The Glass Menagerie
The Glass Menagerie
Watch the Hepburn film adaptation of the first two scenes and in a 1½ page essay, trace Amanda’s neuroses through scene 1 and 2, using quotes from the play to support your observations. Do not use online websites, as I have read them and Turnitin will catch them! This is a reader response reflection that is based on a close reading of just those two acts in the script. (Be sure to read the stage direction on our online script as well, because it informs and guides actors with respect to Amanda’s actions and motivations.)
LAB 11 – The Glass Menagerie – Amanda
A Memory Play
Amanda Wingfield – mother
Tom Wingfield – son
Laura Wingfield – daughter
Jim O’Connor– gentleman caller
Full Text of the play – https://www.pval.org/cms/lib/NY19000481/Centricity/Domain/105/the_glass_menagerie_messy_full_text.pdf
Katharine Hepburn film adaptation – excerpted scene
The Glass Menagerie is a memory play. The narrator, Tom, speaks to the audience from the present (like Montresor). He’s a merchant sailor and when he sees sparkling light (like Laura’s figurines) or hears music, he remembers with regret the sister he abandoned (like their abusive father abandoned the family) and the mother he blames. Light and music are memory triggers in the play, used to transition from the present to Tom’s memories of the family’s troubled fight or flight dysfunction.
The Glass Menagerie is also a 1-act play. It is divided into seven scenes. In scene 1, Amanda, mother of grown children Tom and Laura, lives in the past when she was young and had many suitors. She needles her as yet unsuccessful children during dinner till Tom, disgusted, leaves the house. In scene 2, Amanda discovers that painfully shy Laura has quit her business college and has just been walking daily so Amanda won’t know she failed. Laura lives in her own world of glass figurines and music to escape her crippling insecurity and physical challenge of one leg slightly shorter than the other caused by a childhood illness.
Read the author production notes before the play. In these notes, Amanda Wingfield is referred to as “a little woman of great but confused vitality clinging frantically to another place and time. Her characterization must be carefully created, not copied from type. She is not paranoiac, but her life is a paranoia. There is much to admire in Amanda, and as much to love and pity as there is to laugh at. Certainly, she has endurance and a kind of heroism, and though her foolishness makes her unwittingly cruel at times, there is tenderness in her slight person.”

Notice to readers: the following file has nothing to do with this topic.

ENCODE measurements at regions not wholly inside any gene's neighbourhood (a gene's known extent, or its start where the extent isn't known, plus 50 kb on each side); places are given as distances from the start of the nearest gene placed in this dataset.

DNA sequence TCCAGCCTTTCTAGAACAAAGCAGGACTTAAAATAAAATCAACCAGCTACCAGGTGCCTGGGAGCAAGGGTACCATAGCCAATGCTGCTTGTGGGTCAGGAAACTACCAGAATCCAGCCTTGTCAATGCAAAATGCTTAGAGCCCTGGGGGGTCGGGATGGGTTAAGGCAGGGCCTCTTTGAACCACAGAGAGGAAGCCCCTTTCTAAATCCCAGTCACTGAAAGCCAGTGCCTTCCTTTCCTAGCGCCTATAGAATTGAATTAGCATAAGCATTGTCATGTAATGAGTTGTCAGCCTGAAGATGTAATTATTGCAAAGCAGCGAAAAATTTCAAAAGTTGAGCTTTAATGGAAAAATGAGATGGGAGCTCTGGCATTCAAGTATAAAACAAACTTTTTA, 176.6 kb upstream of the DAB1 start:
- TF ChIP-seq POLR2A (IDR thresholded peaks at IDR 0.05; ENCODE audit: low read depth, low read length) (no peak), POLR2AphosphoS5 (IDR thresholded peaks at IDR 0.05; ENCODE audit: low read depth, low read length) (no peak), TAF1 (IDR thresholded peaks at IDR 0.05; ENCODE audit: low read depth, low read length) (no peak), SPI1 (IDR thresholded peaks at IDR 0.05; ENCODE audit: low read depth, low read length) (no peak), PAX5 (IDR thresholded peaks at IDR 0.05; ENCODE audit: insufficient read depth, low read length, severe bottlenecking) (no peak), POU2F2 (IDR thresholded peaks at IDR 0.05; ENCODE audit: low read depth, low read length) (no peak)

The above character sketch draws a complex person, as are we all. If we add to these notes, the Katharine Hepburn portrayal (YouTube), we see a woman both maddeningly infuriating—observing no respectful boundaries of her children—and feeling pain for her children for no other reason than she wants to see them happy and comfortably set up in life.
Watch the Hepburn film adaptation of the first two scenes and in a 1½ – 2-page essay, trace Amanda’s neuroses through scene 1 and 2, using quotes from the play to support your observations. Do not use online websites, as I have read them and Turnitin will catch them! This is a reader response reflection that is based on a close reading of just those two acts in the script. (Be sure to read the stage direction on our online script as well, because it informs and guides actors with respect to Amanda’s actions and motivations.)
When writing about literature, correct MLA format is required. Quotes from the play to support your analysis and in-text citations of the page on which they’re found are required. A Works Cited page for the pdf of the play found online is required.
Your paper must have correct MLA ID on the top/left and Last name and page number on the top/right of the page, 1” margins, Times New Roman and 12-point font, one double space through the page, meaning there will be no extra space between paragraphs or before or after titles. You must have an interesting or creative title that nods to your feminist view of the reading. Please review the following correct MLA ID.
First name Last name Last 1
30 January 2020
You will notice that there are line numbers in the online copy of the play provided above. You will, therefore, cite (scene.line) for this play. Simply quote a statement or phrase, for example, by Amanda, as follows: “And chew—chew! Animals have secretions which enable them to digest food without mastication, but human beings must chew their food before they swallow it down.” (1.57-61).
The Works Cited page must be on its own final page of the essay. It starts at the top of the page, is double-space, and the second line of every citation is hanging indented. There should be no extra space after the title and all text is plain text. There is no underlining or bold text on our essays.
As always, submit to Turnitin when finished.